Tag Archives: NEA

Ideal vs. Ought Self

Week 6 explores the difference between the Ideal Self and the Ought Self. The Ideal Self is our vision, our image of ourselves in the future and is shaped by our core identity, desired legacy, dreams, and aspirations. It is a deeply personal image we draw of ourselves and we keep in a safe place within our hearts. This is the person we envision and the person we see when we close our eyes. The Ideal Self is the person we unconsciously talk to when we dream out loud and share our deepest passion and desires for ourselves. We trust our Ideal Self and we do not feel threatened or intimated by it.

The Ought Self, on the other hand, is the green eyed monster of our Ideal Self. It is who others want us to be or to achieve and often pushes us to towards Negative Emotional Attractor (NEA). For example, when the media promotes celebrity moms back in their pre-baby sizes weeks postpartum, our ought self is being chided for our inability to lose weight months after birth. Or when Mrs. Smith’s son got into an Ivy League, our ought self suddenly feels small and inadequate for getting into a smaller, lesser known institution. Or how about the time Jim landed a big account, and our ought self is fuming for being by-passed yet again?

I recently raged a battle with my Ought Self, when I almost succumbed to its impossible demands and ideals. I felt worn down, beaten and down right worthless. Somewhere between talking to people I love and trust, and prayer and reflection, I had a moment of reckoning. This moment allowed me the courage to tell my Ought Self to leave me alone. When I fought off my Ought Self, I regained a clearer focus of my personal vision and my Ideal Self became sharpened and I felt renewed. Once again, I was in the Positive Emotional Attractor (PEA), a space where my mind became more open to new ideas, learning and change and resulted in a very important decision about my career and future.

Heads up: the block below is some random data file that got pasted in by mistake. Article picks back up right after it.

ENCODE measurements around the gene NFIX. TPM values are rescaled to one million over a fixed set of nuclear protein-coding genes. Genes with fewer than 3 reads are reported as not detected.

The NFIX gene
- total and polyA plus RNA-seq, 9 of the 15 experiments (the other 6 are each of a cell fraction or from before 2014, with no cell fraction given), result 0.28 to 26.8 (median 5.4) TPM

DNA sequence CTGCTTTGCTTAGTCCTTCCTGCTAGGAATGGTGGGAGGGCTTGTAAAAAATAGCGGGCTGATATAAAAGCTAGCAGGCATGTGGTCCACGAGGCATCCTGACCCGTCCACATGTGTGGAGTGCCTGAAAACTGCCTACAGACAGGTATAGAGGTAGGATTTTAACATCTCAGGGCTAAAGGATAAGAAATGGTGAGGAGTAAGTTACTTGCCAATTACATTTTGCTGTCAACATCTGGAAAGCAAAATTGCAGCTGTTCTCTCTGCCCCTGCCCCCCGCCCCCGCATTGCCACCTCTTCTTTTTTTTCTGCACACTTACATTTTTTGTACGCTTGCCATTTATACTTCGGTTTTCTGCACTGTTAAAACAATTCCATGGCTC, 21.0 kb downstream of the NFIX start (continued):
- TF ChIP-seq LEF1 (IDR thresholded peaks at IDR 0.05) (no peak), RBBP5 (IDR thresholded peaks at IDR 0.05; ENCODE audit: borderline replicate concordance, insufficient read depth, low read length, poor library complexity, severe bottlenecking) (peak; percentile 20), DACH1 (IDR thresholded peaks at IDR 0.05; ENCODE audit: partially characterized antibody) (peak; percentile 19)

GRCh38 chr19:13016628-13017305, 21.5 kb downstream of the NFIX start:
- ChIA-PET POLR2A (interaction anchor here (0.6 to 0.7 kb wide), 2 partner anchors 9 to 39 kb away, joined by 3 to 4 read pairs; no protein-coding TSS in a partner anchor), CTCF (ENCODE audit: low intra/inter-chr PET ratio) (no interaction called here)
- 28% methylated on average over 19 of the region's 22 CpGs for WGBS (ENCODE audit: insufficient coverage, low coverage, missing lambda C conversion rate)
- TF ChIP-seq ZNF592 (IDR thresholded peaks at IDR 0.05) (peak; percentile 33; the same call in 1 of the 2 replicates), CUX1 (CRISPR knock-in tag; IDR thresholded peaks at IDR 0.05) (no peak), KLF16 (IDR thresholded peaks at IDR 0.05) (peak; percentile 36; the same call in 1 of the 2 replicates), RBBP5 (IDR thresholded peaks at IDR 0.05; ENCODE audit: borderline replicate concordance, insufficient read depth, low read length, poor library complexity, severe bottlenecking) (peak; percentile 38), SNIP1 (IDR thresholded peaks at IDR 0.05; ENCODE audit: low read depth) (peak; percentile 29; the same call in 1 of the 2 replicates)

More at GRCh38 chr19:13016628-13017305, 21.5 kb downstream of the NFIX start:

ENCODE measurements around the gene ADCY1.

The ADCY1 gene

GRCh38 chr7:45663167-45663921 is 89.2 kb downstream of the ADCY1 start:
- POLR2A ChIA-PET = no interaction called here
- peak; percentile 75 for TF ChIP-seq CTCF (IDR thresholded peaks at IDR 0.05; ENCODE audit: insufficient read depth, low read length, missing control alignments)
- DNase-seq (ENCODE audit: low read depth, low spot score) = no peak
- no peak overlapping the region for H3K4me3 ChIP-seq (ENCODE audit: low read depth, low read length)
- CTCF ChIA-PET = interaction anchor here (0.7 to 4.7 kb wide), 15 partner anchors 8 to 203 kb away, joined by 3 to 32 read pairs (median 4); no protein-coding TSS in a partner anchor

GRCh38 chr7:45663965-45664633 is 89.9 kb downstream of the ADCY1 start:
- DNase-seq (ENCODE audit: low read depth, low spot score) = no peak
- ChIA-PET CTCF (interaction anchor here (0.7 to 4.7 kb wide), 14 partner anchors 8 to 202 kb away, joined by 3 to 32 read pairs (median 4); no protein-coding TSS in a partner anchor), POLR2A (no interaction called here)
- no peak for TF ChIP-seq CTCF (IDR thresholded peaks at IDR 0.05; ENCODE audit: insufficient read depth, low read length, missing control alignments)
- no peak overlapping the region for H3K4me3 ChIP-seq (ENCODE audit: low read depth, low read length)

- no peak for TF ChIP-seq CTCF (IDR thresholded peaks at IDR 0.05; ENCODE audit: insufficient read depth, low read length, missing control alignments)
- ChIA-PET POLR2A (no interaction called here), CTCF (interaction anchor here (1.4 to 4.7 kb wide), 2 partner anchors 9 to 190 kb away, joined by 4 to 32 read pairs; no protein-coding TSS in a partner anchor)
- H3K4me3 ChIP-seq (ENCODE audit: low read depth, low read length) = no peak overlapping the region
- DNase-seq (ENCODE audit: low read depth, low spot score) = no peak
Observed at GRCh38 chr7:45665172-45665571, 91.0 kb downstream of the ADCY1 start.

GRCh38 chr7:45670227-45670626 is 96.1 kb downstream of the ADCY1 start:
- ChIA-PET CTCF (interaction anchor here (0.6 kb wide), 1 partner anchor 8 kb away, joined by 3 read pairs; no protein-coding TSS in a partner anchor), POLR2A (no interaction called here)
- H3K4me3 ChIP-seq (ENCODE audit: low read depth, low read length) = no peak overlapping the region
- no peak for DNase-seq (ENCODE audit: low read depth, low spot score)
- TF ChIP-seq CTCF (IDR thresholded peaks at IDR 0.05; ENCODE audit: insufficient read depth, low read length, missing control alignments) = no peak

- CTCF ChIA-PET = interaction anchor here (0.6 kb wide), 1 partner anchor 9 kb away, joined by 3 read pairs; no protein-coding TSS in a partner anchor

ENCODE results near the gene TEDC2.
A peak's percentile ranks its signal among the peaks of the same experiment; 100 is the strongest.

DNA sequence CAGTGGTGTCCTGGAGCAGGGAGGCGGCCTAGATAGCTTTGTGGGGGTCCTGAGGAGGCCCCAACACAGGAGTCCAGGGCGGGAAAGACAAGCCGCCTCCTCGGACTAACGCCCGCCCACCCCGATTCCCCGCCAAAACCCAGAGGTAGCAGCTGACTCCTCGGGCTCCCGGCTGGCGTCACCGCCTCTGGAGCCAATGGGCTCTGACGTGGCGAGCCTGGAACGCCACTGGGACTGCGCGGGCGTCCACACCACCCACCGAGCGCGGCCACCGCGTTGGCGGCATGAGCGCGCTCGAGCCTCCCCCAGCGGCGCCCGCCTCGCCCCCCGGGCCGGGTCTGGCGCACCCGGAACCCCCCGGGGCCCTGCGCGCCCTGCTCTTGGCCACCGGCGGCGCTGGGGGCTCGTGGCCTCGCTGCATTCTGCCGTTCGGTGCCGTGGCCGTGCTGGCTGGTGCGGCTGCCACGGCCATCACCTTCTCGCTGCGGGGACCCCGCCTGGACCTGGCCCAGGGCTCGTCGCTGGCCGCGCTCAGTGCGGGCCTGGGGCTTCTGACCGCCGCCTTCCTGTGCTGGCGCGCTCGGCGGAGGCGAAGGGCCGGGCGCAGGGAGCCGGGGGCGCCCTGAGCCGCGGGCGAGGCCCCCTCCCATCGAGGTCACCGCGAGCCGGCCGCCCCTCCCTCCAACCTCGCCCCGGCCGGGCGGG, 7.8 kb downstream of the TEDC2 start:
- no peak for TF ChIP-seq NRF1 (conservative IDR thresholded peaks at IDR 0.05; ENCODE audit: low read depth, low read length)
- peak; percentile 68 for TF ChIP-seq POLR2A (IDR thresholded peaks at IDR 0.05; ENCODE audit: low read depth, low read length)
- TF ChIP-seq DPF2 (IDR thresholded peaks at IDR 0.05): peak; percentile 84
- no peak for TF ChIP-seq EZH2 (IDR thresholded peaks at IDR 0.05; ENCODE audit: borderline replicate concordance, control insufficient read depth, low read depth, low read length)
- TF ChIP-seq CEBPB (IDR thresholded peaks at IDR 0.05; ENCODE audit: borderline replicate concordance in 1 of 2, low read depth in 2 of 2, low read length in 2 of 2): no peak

Looking back, I am deeply grateful for the experience of seeing who I want to be and the person others want me to be (or who I thought other people want me to become). I realize that living the life of the Ought Self is physically and emotionally exhausting. I choose to live the life of my Ideal Self and work towards my vision of who I want to be, craft my life and career around my core values and beliefs and build a future for myself and my family in a way that is aligned with my dreams and aspiration.


Coaching with Compassion vs. Coaching for Compliance

Week 5 talks about coaching with compassion (CWC) in contrast to coaching for compliance. In coaching for compassion, we move a person into Positive Emotional Attractor (PEA) by initiating dialogues about hope, compassion, mindfulness, or even playfulness. On the other hand, coaching for compliance is consciously or unconsciously leading someone over to Negative Emotional Attractor (NEA) and this occurs when we tell someone what to do, how to do things, and how to feel. In short, coaching for compliance begins with the assumption that something is not right and therefore is in need of “fixing”. While the underlying intention is good, by asserting our view of how someone should act or how he or she should be pushes them towards NEA. And as soon as they go into the NEA mode, the sympathetic nervous system (SNS) is triggered and they become defensive and begin to shut down cognitively, perceptually and emotionally.